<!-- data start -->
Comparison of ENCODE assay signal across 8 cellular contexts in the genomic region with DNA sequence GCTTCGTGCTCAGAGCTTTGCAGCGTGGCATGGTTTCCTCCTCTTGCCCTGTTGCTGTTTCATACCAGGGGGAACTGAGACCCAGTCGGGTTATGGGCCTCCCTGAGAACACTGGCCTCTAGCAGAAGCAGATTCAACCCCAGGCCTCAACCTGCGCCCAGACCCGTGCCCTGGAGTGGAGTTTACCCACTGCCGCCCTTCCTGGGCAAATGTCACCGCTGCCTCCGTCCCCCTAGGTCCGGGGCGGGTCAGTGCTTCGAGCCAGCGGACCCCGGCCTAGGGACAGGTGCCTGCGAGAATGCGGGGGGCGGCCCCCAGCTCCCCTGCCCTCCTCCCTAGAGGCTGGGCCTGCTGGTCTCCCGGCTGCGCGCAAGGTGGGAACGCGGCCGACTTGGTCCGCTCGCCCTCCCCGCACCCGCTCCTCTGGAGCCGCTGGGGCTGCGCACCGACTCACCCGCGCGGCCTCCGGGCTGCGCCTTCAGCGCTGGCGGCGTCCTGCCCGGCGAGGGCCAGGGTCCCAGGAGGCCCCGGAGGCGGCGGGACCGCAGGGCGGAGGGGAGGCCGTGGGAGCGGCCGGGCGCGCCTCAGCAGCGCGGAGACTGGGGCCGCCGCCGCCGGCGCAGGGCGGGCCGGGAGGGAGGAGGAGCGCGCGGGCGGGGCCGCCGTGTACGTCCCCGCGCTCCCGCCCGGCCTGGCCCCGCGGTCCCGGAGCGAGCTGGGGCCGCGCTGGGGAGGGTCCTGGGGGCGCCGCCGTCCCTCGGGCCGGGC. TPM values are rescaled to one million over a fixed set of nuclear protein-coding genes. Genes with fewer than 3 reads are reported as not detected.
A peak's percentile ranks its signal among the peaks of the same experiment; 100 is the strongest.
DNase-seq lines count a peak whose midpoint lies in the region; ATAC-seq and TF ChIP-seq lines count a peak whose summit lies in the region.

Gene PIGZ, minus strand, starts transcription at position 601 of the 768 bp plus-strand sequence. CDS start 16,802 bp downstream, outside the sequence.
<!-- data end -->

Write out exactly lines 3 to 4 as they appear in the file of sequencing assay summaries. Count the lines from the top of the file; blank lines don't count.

DNase-seq lines count a peak whose midpoint lies in the region; ATAC-seq and TF ChIP-seq lines count a peak whose summit lies in the region.

Gene PIGZ, minus strand, starts transcription at position 601 of the 768 bp plus-strand sequence. CDS start 16,802 bp downstream, outside the sequence.